One mic layout that I like is a single small-diaphragm condenser combined with either an omni or cardioid mic over the player’s shoulder. This doesn’t have the clear stereo nature of the dual close-miked sound, but it has a more delicate sound than pure close-miking, and has a great focus point for panning in a complex mix. As with the near/far mic combo for electric, you don’t need to have copious amounts of the distance mic in the mix; often, a small amount of ambience (as little as –15 dB) will give depth to the mix that a reverb effect can’t match. Also, if you pan the mics a bit in the stereo space, you can get a very “player-friendly” sound for an acoustic solo recording. This technique is especially effective if you have a good-sounding live room in which to record.
For the most delicate sound of all, I replaced the small-diaphragm Oktava with the large-diaphragm MXL and started playing around with distances between mic and guitar body to get a good balance between the mics. By focusing up the neck, I caught plenty of the body without boomy soundhole “blow.” The player was doing some smart finger-picking, and this setup provided a smooth and warm sound with just the right imaging.
Dealing with acoustic guitar ambience is a lot more difficult than with an electric—the sound of an acoustic won’t overwhelm a room like a guitar amp can. This is where the pillows and blanket come into play. By draping a blanket over a mic stand, then altering the distance between it and the microphones, you can alter the effect of the room without eliminating the ambience completely. I will often place the blanket on the body side of the acoustic, relatively close to both the instrument and the mic. This seems to tighten up the sound without making it sound like I recorded the track in an anechoic chamber.
I tend to use pillows to control floor reflection. One pillow placed in the spot of the first floor reflection (halfway between the player and the distance mic) will help sweeten the ambience quite a bit; a second pillow placed just in front of the player’s feet will help prevent too many “splashy” early reflections. The pillows can also be used to alter the response of an omni mic—for example, having a low-mounted omni with a pillow underneath can give you a rich sound without sounding totally reverberant.
In situations where I want a very wide stereo sound, I’ve “split” two microphones using the blanket-on-a-stand. This will force the ambient sound to remain separated left-to-right, and will create an incredibly wide image without the in-your-face sound of close-miked condensers. If you are double-tracking the guitar, try using the left side of one take and the right side of the other—the results will either sound great or threaten to twist your head off.
One of the more difficult guitar recording chores (for me) is getting a good 12-string sound. Perhaps it is because of the instrument I use—a cranky old Fender 12-string with a body shellacked as hard as a rock, but with a good feel. I’ve found that the harsh harmonics of the instrument, combined with a rather honky body sound, make it difficult to get a full yet natural sound.
One thing that I find very useful in this situation is using a soundhole-mounted pickup to get a little clarity in the sound. Using this pickup along with a small-diaphragm mic pointing toward the 12th fret tends to work for most applications. Interestingly enough, I found that using the large-diaphragm condenser for ambience, mounted over the player’s head and pointing down, gives a more natural sound than one in front of the instrument. I’ll also use the blanket and pillows in this application for a little “splash control.”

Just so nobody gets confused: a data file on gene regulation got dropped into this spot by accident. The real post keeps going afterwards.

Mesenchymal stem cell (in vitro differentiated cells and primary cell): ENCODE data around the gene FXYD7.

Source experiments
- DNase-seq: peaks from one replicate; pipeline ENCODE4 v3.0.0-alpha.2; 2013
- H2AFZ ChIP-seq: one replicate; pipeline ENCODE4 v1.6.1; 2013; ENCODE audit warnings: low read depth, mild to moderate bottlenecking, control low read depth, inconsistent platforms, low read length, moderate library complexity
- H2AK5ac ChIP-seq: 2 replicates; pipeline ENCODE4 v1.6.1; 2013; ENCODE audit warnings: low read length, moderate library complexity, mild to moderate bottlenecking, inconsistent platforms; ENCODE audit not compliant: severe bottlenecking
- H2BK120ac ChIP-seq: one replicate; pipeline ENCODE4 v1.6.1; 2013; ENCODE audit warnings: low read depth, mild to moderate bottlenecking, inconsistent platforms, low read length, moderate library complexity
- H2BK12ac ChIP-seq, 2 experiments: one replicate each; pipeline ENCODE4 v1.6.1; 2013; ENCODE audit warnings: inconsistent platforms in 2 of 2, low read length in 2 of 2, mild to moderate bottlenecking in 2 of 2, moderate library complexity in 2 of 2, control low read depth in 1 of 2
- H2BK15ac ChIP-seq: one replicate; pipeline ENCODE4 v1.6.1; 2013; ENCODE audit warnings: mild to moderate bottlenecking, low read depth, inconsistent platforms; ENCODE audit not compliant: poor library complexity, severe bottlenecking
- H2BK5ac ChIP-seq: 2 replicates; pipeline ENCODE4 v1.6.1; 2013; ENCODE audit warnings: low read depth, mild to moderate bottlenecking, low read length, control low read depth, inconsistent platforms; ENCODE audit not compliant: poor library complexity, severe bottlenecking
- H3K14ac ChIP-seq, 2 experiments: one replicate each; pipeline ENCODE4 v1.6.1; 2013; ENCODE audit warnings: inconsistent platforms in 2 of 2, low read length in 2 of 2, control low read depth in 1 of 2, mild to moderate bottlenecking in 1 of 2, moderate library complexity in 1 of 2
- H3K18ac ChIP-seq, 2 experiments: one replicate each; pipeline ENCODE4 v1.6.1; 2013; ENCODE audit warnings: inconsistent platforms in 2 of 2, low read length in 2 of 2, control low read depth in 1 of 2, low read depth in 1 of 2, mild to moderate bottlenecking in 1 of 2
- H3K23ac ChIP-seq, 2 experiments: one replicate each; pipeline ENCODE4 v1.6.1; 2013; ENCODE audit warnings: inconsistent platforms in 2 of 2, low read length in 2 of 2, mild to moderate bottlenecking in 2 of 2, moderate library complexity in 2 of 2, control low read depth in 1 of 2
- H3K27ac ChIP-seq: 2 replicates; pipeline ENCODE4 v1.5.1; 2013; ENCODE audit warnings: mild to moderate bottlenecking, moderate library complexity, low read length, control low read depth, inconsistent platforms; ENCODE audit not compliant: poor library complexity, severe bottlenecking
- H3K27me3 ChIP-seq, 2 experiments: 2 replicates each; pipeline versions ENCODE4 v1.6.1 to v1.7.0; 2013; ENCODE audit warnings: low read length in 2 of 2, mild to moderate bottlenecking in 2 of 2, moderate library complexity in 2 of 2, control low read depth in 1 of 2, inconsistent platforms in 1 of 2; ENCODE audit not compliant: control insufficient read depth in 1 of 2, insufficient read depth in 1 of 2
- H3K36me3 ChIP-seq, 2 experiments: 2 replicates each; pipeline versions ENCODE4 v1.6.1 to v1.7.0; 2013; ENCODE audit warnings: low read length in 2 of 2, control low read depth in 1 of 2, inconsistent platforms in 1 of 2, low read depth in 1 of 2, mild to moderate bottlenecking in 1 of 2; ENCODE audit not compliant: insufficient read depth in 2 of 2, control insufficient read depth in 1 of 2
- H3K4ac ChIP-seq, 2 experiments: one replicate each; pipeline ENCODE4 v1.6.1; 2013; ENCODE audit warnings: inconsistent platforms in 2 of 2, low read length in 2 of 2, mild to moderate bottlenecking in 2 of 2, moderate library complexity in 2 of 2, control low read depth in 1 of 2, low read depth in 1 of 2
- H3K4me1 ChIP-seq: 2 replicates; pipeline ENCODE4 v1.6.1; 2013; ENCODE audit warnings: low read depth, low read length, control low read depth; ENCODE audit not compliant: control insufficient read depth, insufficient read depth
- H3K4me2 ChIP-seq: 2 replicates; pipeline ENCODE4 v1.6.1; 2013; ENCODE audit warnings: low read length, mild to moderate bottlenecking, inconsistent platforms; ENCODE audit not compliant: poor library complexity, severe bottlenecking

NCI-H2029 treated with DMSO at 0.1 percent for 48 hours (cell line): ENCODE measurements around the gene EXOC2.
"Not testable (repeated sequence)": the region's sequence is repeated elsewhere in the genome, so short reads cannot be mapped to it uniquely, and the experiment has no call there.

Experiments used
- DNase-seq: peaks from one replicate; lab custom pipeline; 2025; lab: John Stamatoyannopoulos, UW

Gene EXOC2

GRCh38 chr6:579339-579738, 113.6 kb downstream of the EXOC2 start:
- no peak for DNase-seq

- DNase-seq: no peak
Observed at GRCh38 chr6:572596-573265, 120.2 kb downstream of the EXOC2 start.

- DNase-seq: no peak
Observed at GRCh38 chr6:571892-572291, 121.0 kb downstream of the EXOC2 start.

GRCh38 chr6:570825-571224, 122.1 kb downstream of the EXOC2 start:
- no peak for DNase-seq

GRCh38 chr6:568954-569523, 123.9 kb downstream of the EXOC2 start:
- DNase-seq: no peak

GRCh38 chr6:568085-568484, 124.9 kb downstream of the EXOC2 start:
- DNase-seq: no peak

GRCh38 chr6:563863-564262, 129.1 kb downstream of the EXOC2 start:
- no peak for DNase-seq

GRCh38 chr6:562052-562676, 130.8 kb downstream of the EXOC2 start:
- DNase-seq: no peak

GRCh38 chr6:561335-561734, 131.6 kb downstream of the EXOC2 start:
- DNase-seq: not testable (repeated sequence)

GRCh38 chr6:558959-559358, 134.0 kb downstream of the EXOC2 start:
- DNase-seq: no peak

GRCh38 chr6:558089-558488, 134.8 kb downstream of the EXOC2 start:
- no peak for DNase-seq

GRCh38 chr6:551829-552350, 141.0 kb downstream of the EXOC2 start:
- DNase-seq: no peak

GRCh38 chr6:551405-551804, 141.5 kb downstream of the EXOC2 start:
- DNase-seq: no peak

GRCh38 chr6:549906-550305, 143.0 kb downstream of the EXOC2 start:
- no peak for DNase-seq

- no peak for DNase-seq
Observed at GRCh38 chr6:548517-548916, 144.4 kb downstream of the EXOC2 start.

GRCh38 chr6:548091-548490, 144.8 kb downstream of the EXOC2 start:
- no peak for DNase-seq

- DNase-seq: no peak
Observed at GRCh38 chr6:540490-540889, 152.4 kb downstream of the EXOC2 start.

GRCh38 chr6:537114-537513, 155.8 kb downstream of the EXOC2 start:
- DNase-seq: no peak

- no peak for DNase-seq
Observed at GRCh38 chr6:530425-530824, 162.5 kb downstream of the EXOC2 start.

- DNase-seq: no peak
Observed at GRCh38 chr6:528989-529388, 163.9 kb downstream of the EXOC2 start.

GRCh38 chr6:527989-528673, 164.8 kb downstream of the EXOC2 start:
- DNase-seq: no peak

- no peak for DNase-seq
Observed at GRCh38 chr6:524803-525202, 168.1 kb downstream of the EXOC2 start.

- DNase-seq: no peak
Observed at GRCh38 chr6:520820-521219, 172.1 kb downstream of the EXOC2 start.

When you have a modest mic collection, you often have to be more experimental with placement than someone with a brimming mic locker. Better-quality mics can make a difference; they generally have a better sound “out of the box” and provide more flexibility with placement.
But as guerilla recordists we have to make compromises due to budget concerns. One important factor is where you do the recording. As with real estate, one of the keys to good recording is “location, location, location.” Every condo, apartment, house and studio will have a few spots that are perfect for recording. Spend some time tracking those places down, and you will find that your tracks just sound better. The key to great guitar recording boils down to having a good combination of mics, a good ear, and plenty of time for experimentation.
Darwin Grosse is a recording engineer, producer, and sound designer in the Colorado Rockies.
Sidebar: The 3-to-1 rule
Recording wouldn’t be the tweak-science it is without a bunch of rules-of-thumb. One of the most useful rules is called the 3-to-1 rule of microphone placement, which suggests that if a microphone is n distance from the source, other microphones need to be a distance of 3n (or more) from the first mic. For example, if your close mic is 4 inches from a guitar, your second mic should be at least 12 inches from that mic. This will help alleviate the worst of phase problems, and will make your mic placement problems much less severe.
Of course, as with any rule, there is an exception. If you are able to set up the microphones to get the sound wave at virtually the same point, you should be able to avoid phase issues. This is why the dual close mic technique works—the two microphones are getting the sound at essentially the same point, and phase cancellation will not (usually) be a problem.
As with any recording technique (and any rule), experimentation is important for each situation you encounter.—DG